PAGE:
The envelope, please
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Scene stealing (I)
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Becoming an artist
In one piece
Among the brethren
By the clock
No, but I heard the movie
The Doctor is in
A doll's house
Free at last
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Step away from the car, sir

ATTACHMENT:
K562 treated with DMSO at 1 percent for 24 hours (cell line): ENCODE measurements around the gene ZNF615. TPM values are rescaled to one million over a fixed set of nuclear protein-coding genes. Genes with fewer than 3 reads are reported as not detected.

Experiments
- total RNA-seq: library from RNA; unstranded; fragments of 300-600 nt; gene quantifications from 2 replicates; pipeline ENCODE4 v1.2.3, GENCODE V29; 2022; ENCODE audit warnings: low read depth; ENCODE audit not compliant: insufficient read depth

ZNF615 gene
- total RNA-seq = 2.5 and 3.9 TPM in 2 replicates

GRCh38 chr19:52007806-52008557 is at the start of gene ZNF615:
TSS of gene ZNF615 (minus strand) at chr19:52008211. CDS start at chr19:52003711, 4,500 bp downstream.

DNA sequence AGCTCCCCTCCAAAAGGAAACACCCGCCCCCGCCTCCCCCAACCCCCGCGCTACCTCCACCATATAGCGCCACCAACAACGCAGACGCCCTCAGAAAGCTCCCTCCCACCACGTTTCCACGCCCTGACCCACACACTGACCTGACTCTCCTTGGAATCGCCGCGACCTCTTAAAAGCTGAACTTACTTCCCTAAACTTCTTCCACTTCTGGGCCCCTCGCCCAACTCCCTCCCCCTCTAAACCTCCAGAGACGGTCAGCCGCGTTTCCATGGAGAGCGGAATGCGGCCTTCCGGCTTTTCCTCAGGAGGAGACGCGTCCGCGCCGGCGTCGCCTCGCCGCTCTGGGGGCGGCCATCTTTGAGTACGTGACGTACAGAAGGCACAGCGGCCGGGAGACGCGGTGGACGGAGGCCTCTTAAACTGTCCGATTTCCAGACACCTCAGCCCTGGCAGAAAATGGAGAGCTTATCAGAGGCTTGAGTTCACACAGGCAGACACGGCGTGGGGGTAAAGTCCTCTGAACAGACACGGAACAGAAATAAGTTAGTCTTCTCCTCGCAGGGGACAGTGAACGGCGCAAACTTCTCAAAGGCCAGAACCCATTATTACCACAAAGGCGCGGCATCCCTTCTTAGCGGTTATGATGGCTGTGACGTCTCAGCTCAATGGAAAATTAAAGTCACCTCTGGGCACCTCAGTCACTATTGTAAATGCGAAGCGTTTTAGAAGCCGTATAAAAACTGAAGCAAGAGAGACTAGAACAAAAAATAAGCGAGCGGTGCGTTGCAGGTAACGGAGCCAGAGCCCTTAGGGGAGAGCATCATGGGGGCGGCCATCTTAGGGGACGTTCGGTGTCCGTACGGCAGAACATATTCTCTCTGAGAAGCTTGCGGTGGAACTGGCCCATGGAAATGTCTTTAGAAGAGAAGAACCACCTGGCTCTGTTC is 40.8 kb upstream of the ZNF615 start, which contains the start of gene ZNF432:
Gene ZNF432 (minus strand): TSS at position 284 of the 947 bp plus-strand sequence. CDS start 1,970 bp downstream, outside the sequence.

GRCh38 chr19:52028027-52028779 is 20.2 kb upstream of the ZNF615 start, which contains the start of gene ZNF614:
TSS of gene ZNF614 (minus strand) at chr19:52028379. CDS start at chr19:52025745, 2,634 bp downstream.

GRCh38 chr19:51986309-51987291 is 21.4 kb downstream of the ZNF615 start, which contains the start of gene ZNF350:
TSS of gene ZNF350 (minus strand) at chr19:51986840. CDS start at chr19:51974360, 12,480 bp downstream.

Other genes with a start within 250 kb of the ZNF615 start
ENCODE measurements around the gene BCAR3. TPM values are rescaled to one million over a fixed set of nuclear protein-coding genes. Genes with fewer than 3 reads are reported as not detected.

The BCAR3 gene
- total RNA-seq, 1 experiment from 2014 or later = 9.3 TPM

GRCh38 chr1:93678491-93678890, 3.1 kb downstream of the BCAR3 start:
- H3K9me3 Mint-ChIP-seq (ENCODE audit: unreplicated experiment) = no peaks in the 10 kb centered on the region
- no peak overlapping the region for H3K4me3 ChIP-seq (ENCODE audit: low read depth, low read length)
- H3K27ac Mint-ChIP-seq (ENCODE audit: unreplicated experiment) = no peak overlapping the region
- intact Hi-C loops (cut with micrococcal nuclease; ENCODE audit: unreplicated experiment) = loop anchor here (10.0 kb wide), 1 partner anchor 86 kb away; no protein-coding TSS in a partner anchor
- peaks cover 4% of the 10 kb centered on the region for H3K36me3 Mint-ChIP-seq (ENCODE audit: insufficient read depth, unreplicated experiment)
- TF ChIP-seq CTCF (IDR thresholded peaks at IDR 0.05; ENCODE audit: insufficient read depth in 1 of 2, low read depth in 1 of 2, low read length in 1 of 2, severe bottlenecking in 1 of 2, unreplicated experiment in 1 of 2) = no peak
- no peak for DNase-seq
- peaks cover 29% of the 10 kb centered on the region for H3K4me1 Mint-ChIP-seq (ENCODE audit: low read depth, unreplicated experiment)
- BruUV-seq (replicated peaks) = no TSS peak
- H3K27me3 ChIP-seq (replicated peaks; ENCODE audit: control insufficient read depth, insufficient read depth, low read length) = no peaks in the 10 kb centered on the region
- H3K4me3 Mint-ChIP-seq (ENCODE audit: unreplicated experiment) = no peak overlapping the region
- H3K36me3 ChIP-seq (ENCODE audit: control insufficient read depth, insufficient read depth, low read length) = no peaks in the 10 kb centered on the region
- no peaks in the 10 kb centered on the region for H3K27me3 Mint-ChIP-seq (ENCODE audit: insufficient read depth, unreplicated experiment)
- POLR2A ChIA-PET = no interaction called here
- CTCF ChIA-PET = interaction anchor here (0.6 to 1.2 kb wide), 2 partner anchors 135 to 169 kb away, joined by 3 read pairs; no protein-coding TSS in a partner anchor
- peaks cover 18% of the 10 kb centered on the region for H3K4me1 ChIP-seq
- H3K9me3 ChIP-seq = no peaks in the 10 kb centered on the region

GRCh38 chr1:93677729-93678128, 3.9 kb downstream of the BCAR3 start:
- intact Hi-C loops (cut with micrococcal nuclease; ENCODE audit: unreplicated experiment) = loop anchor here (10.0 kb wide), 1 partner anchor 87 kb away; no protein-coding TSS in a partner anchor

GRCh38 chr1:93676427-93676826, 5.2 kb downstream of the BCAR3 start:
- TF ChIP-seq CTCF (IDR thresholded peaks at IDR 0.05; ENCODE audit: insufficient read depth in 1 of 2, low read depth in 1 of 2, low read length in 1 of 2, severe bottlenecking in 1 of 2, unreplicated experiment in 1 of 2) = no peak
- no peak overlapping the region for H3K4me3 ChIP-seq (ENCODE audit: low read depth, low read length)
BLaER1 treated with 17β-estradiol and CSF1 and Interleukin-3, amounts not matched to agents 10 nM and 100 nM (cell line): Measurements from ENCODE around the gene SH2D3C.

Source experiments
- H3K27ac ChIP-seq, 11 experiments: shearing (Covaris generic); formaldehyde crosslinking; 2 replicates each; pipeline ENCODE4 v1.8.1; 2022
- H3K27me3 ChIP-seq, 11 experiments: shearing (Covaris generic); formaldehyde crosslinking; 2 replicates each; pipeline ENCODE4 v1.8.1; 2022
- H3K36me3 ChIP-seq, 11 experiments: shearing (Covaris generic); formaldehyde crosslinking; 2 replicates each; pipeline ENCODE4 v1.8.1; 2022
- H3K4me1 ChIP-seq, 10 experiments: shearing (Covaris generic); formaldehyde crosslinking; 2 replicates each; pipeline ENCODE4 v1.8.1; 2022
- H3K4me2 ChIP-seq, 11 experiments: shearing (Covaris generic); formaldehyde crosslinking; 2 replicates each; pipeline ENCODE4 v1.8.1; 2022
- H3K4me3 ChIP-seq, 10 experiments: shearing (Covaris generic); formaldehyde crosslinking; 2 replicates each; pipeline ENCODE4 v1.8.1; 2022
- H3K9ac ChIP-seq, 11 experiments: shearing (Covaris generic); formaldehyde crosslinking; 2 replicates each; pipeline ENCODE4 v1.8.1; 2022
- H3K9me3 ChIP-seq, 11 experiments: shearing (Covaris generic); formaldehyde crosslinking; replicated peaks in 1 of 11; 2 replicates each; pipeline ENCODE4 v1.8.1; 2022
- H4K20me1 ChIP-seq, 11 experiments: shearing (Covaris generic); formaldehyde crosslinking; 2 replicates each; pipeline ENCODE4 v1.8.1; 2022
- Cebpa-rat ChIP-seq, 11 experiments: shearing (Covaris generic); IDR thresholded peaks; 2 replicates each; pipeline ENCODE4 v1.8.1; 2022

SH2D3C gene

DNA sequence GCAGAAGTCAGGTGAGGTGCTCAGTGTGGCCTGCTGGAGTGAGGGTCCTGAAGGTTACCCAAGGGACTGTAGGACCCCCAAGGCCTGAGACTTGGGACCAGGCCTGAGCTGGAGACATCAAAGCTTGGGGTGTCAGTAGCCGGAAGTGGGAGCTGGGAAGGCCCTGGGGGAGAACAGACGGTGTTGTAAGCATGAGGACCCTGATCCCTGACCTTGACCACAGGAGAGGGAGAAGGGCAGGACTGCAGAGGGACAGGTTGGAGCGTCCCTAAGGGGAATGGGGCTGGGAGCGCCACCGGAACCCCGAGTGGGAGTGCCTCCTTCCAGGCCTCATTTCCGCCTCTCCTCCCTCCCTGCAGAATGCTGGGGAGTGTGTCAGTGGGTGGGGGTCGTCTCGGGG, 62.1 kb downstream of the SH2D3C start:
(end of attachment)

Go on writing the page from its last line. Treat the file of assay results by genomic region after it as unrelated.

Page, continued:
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Constant Lambert Conducts Ballet Music (Somm). In addition to being a brilliant critic, a gifted composer, and a provocative personality, Constant Lambert was the best ballet conductor who ever lived. The proof is on this imported CD, which contains the never-before-reissued suite from Sleeping Beauty that he recorded in 1939 shortly after leading the Sadler's Wells Ballet in the first complete production of Tchaikovsky's ballet given outside of Russia. Lambert and the company's pit orchestra perform this nine-movement suite with a breathtaking blend of poise, elegance, and rhythmic lift--exactly what it takes to bring a stageful of dancers to swirling life. Would that Somm had also included the equally rare excerpts from Sleeping Beauty that Lambert recorded with the Covent Garden pit orchestra after World War II, but this recording, coupled here with other ballet suites by Boyce, Meyerbeer, and Rossini, is more than precious enough in its own right (TT).